On August 5, 1864, Civil War Union Admiral David Glasgow Farragut ordered his fleet of battle ships to charge Mobile Bay. The bay was filled with floating enemy mines, which in those days were called “torpedoes.”
From his flagship, USS Hartford, Admiral Farragut gave the command “Full speed ahead.” When the lead ship, USS Tecumseh, struck a torpedo and began to sink, the second ship in the column started to pull back. Farragut then climbed the rigging of the Hartford and screamed out, “What’s the trouble?” to which he received the reply, “Sir, the torpedoes.” It was then that Farragut uttered his famous saying, “Damn the torpedoes. Full speed ahead.”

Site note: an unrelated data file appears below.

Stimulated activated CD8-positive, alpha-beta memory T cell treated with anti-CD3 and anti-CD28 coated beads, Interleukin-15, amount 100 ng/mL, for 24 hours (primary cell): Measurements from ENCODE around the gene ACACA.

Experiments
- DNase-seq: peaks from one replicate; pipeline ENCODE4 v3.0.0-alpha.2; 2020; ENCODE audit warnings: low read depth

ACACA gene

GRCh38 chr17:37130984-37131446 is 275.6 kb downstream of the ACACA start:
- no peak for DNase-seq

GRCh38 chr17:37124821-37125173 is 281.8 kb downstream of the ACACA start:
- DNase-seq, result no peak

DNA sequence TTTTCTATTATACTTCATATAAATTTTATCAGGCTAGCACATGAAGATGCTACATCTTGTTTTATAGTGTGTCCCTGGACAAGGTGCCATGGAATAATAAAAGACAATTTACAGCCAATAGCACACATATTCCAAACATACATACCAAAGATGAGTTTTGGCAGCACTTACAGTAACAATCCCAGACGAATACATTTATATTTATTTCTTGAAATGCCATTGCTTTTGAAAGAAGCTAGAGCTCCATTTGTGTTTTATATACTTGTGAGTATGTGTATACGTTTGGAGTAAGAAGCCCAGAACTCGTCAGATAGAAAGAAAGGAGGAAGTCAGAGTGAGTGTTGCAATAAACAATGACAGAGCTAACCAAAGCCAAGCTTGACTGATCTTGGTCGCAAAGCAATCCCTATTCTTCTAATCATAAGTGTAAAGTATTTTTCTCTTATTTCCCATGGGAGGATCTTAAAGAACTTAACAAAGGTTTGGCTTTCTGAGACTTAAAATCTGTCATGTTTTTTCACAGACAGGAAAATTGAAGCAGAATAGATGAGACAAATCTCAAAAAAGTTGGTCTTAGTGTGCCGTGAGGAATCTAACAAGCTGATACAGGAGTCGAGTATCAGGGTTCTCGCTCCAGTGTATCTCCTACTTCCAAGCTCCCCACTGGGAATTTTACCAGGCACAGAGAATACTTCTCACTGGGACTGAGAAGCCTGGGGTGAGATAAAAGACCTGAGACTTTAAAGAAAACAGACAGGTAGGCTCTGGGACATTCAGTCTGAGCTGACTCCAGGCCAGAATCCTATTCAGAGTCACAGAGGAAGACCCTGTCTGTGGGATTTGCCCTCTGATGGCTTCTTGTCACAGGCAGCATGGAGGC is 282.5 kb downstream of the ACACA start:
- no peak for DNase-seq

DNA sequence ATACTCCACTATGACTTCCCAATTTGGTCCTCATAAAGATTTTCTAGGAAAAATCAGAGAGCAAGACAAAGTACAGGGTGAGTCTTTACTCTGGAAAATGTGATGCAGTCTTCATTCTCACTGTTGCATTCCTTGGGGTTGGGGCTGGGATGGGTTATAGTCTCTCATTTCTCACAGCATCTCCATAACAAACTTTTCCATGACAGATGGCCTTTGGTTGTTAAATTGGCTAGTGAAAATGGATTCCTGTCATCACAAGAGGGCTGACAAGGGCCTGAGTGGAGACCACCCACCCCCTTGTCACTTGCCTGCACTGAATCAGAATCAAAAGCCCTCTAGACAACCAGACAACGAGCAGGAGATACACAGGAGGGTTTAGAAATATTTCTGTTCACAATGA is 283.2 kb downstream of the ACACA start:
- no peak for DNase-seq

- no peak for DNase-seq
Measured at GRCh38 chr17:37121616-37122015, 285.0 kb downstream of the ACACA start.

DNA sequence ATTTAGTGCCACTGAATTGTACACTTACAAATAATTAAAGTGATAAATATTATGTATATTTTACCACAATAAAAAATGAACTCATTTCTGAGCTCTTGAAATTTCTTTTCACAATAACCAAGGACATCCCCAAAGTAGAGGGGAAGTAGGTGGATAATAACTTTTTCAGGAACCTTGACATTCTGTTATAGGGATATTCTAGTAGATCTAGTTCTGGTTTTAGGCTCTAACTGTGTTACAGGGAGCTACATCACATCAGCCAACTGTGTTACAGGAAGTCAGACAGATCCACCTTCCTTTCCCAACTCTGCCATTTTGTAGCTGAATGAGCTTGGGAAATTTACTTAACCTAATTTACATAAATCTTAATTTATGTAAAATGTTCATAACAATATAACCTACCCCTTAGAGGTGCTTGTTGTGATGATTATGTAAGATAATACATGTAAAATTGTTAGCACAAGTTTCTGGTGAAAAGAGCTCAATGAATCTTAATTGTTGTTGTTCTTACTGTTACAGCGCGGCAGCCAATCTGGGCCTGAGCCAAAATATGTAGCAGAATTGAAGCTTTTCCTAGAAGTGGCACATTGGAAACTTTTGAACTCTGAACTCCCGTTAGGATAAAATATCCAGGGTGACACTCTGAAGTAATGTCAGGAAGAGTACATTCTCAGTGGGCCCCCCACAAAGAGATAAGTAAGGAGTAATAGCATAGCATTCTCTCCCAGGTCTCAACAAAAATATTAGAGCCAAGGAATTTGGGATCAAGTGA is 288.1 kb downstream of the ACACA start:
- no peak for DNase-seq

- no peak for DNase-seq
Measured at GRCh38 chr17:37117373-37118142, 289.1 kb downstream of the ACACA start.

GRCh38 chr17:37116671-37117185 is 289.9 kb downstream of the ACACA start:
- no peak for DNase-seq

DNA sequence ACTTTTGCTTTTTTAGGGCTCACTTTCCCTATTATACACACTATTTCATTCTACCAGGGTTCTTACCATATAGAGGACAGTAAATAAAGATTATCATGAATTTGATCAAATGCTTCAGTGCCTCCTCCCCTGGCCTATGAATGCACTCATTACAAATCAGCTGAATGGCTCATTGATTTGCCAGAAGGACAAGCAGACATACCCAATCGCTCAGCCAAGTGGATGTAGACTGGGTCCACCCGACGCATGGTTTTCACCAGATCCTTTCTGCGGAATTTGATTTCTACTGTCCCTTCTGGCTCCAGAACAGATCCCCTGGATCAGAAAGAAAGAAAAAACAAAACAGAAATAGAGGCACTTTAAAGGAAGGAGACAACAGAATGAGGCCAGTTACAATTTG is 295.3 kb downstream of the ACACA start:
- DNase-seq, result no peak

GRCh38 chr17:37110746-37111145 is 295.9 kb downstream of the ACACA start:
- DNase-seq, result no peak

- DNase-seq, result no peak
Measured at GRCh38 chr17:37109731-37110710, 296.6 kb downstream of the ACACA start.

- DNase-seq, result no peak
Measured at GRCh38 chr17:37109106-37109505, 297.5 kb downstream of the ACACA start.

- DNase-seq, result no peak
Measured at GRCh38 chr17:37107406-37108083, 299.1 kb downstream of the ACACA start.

There are always torpedoes in the waters of life and business. Many individuals and companies retreat as they see others sinking. Some, however, choose a different approach. While not being ignorant of the danger, they nevertheless declare “Full speed ahead” despite the torpedoes.
Thank you, Admiral Farragut, for a lesson in facing challenges.
The above is used by permission from the book Three Years Of Tuesday Mornings: 156 e-mails about business and life by Steve Fales.